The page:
Today the snappily named 'Optional Protocol to the International Covenant on Economic, Social and Cultural Rights' (ICESCR) opens for signature at the United Nations. 42 years after a similar mechanism was adopted for civil and political rights, the equal status of those suffering from deprivations of their economic, social and cultural rights has been recognized.
Today the snappily named ‘Optional Protocol to the International Covenant on Economic, Social and Cultural Rights’ (OP-ICESCR) opens for signature at the United Nations. 42 years after a similar mechanism was adopted for civil and political rights, the equal status of those suffering from deprivations of their economic, social and cultural rights has been recognized.
It is hard to see anything with ‘optional’ and ‘protocol’ in the title becoming a rallying call for the disenfranchised masses, but the blandness of the name belies its importance. The establishment of the protocol helps balance the long-neglected asymmetry between the UN human rights treaties, by allowing victims denied redress in signatory countries to bring complaints directly to the committee monitoring the implementation of the ICESCR.
Currently, those states who have ratified the Covenant are obligated to progressively realise the rights, for example, to work in just and favourable conditions. They must also produce progress reports for committee review. The OP-ICESCR allows individuals to demand government accountability for everything the reports leave out.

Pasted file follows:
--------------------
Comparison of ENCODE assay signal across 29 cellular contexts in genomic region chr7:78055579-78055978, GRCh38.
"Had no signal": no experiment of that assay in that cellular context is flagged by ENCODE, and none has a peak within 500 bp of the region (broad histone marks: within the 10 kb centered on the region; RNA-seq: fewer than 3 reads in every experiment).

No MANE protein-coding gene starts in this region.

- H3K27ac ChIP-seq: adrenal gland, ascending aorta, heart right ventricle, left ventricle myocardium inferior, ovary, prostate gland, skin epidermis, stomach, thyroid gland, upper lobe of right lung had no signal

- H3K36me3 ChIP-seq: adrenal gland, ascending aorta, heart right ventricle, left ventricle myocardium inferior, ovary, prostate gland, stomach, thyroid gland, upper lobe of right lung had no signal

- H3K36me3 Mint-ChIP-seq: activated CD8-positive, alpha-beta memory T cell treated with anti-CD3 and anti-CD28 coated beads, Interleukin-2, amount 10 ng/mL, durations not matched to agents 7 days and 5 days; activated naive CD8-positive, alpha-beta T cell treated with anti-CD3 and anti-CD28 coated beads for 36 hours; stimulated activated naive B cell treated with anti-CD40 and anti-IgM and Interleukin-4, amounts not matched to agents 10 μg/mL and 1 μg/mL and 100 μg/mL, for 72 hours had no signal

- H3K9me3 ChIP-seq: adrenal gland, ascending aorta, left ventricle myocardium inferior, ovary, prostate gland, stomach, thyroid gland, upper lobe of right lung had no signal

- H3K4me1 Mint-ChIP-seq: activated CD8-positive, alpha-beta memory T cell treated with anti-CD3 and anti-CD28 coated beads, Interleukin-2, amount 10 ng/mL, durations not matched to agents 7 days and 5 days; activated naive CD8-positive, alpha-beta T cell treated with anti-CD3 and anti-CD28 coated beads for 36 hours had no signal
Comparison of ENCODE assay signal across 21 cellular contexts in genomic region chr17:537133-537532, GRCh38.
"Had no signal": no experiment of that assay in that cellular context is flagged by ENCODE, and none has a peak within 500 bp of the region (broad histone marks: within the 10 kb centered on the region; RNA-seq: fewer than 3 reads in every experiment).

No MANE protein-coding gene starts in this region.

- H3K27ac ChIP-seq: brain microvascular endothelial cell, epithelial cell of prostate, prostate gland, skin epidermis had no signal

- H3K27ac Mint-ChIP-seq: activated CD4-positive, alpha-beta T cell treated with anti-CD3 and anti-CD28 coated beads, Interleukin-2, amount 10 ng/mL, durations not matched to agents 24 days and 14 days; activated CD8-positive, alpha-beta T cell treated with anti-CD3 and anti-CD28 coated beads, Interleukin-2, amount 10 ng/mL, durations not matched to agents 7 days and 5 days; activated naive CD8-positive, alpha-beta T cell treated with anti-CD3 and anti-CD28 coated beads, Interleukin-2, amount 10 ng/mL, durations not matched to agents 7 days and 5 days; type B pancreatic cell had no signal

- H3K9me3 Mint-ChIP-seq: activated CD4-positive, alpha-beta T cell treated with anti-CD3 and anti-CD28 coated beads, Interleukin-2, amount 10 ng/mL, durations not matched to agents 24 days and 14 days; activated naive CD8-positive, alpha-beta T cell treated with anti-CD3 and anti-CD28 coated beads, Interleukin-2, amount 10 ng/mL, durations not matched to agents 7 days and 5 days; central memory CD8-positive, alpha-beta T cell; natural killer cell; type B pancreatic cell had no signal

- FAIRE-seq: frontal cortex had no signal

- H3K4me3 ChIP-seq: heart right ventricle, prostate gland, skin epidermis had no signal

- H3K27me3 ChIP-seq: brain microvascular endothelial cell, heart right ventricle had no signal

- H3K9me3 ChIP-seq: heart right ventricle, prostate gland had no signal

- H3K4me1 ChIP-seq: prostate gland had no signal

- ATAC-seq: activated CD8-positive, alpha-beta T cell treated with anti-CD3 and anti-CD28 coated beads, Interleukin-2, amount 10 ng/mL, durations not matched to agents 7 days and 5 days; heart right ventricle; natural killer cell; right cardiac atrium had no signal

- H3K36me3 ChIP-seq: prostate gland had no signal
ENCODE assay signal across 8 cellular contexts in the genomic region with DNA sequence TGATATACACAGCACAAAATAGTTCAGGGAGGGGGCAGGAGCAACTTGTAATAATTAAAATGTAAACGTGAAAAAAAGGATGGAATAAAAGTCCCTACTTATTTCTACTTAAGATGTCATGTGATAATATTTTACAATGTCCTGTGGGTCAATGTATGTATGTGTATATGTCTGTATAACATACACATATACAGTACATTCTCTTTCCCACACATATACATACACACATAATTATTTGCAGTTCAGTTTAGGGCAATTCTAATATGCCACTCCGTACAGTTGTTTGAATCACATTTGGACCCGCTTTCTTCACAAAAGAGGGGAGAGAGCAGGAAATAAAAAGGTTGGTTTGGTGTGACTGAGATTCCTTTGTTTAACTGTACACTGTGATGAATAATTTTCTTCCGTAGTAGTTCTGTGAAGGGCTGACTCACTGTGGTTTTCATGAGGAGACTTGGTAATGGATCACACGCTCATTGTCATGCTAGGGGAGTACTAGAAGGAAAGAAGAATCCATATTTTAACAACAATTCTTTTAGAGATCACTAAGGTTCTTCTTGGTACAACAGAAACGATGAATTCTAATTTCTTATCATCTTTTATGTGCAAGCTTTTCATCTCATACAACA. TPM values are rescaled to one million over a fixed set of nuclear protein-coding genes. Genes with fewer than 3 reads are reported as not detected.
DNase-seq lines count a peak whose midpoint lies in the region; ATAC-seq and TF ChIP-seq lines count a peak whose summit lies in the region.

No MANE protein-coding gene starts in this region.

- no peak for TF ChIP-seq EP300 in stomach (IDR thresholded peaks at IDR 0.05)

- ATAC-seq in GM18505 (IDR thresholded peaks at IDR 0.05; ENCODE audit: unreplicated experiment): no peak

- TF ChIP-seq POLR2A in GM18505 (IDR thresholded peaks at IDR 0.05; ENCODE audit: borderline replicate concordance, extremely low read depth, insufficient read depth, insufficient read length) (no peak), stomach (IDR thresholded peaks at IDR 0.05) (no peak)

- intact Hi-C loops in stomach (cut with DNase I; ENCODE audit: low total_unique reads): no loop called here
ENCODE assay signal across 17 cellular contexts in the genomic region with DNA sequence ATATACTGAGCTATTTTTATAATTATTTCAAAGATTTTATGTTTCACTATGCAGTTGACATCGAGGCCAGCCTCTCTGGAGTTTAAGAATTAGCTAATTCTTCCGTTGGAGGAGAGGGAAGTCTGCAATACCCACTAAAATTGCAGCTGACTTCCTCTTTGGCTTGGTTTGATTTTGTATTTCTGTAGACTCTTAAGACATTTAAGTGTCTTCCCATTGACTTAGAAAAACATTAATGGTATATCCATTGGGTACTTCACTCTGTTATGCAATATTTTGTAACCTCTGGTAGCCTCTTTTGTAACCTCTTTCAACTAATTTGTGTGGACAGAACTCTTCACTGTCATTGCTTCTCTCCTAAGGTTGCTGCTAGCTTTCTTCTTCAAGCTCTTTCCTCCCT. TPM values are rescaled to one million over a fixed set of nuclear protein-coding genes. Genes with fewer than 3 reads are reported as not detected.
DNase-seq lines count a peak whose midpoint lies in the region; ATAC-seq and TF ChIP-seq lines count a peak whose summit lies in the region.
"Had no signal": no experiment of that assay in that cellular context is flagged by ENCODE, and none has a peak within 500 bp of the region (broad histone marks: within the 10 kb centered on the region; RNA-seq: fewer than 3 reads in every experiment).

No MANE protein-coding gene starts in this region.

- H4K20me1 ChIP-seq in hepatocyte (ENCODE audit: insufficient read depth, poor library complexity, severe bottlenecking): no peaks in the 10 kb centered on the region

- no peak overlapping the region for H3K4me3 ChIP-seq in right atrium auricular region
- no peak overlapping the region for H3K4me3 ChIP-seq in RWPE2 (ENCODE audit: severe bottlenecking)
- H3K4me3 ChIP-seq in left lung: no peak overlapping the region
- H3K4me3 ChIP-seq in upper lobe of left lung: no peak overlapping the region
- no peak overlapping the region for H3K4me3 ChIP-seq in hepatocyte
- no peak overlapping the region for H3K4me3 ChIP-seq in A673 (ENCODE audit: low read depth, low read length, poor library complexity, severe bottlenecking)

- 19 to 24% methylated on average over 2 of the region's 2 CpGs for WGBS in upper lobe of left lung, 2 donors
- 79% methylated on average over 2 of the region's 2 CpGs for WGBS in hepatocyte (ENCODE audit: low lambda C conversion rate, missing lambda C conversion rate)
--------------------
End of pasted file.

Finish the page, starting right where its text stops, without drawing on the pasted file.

While we are unlikely to see many of the 14 per cent of the world’s population who are starving storm the committee rooms to demand their right to food, the symbolism of the move is important. The ratification of this protocol would send the message that all human rights are of equal value, challenging the assumption that the economic, social and cultural rights are somehow lesser entitlements for which legal and quasi-judicial remedies are not relevant.
As UN High Commissioner for Human Rights, Navi Pillay, emphasized at the Protocol’s adoption last year, the Universal Declaration “underlined that all rights are inextricably linked.” But perhaps the most important function of the protocol will be to act as a lightening rod for national and regional efforts to establish sorely needed protection mechanisms, and to “provide an important impetus for renewed and focused attention to economic, social and cultural rights,” as Louis Arbour concluded.
Now if only the US would ratify the ICESCR, Obama’s healthcare debate might get much more interesting.
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